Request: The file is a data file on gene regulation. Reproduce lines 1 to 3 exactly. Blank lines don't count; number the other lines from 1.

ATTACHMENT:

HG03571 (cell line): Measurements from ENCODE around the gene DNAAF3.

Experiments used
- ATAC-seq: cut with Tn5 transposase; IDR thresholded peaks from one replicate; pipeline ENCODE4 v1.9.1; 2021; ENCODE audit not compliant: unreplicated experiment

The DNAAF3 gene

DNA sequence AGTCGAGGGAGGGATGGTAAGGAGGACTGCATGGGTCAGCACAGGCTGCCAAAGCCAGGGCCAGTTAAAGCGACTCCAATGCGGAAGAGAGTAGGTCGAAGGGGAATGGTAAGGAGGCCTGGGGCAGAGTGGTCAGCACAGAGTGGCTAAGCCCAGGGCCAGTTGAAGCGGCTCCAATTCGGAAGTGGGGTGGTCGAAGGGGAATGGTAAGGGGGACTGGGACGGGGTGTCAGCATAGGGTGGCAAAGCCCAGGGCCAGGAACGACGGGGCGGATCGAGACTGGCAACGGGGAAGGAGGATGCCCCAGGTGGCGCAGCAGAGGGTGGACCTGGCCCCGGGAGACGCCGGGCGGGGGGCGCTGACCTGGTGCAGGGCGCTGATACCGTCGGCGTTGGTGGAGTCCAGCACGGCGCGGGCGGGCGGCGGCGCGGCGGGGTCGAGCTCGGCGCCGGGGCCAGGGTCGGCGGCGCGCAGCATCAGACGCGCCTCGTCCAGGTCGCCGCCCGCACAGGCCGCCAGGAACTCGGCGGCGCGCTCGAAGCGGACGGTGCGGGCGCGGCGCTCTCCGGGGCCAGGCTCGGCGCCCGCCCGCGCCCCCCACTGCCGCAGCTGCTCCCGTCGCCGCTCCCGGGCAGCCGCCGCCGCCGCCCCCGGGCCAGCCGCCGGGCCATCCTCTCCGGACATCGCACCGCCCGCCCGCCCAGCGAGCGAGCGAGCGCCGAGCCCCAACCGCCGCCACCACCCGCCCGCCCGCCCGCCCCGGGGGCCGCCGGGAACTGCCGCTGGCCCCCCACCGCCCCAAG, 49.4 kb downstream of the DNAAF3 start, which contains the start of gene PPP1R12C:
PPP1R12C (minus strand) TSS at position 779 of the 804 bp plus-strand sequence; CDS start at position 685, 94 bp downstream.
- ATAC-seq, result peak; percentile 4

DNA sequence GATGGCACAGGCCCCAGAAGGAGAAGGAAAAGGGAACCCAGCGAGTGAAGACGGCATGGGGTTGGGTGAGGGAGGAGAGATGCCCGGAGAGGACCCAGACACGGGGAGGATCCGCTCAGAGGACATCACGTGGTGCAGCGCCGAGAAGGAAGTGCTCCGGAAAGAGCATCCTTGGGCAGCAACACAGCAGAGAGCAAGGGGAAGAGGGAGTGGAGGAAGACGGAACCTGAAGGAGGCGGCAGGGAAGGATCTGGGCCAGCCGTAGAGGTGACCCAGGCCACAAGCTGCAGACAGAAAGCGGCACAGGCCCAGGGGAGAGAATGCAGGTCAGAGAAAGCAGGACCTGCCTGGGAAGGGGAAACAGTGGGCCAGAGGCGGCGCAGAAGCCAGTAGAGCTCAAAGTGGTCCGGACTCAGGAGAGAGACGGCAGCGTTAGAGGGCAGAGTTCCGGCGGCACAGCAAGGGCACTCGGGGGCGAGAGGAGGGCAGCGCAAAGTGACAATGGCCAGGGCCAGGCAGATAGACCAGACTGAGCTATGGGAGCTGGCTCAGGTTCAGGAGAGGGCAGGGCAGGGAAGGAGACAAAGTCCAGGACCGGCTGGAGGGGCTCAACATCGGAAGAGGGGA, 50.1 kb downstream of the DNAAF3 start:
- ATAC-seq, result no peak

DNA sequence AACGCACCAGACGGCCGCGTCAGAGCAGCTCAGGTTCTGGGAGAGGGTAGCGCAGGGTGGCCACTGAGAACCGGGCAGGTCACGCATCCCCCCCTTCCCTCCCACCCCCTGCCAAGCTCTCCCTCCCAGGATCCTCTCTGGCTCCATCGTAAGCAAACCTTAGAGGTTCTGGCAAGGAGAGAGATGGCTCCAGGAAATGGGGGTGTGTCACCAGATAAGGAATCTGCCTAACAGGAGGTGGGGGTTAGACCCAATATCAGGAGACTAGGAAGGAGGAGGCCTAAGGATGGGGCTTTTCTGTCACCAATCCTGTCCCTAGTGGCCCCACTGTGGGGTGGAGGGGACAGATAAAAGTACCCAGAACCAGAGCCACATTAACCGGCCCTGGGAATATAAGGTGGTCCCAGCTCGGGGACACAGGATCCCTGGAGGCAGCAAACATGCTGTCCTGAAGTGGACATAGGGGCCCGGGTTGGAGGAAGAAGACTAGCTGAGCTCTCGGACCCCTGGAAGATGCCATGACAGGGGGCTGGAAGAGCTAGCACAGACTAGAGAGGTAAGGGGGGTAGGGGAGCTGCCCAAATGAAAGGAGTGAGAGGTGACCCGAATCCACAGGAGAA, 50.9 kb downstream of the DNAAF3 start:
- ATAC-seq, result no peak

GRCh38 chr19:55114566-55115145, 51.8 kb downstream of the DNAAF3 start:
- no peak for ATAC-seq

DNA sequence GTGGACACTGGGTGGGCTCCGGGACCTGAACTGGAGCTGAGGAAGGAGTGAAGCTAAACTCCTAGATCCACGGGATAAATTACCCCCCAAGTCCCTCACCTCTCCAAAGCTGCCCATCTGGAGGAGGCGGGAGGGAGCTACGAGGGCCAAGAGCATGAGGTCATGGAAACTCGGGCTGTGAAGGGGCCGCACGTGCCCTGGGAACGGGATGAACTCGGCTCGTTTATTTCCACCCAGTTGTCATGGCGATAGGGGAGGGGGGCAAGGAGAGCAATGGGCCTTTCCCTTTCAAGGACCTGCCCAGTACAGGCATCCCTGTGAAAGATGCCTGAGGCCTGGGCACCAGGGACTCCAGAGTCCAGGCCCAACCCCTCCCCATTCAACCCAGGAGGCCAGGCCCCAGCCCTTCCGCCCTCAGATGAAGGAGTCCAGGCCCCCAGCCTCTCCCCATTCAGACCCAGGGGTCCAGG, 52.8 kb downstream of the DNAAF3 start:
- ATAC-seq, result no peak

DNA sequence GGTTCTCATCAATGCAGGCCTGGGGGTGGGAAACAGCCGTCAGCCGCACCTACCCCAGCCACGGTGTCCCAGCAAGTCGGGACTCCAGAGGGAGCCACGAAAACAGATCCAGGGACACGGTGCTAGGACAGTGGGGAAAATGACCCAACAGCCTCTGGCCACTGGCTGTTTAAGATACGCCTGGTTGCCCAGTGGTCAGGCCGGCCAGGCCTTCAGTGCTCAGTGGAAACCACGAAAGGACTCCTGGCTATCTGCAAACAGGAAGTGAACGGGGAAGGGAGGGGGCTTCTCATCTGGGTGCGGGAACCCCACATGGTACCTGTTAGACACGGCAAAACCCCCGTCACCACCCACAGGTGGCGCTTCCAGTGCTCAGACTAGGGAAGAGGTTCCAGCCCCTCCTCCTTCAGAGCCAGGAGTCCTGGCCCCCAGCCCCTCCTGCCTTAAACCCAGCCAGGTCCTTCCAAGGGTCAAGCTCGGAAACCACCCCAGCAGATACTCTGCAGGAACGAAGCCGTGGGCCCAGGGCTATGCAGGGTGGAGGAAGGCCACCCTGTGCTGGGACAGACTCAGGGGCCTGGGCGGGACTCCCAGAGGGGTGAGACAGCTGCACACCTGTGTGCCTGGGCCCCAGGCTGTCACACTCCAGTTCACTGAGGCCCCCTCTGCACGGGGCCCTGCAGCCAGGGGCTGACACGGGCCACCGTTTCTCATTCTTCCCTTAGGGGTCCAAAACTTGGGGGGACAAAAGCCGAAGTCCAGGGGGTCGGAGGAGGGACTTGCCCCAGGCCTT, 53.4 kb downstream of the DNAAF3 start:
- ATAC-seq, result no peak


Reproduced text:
HG03571 (cell line): Measurements from ENCODE around the gene DNAAF3.

Experiments used
- ATAC-seq: cut with Tn5 transposase; IDR thresholded peaks from one replicate; pipeline ENCODE4 v1.9.1; 2021; ENCODE audit not compliant: unreplicated experiment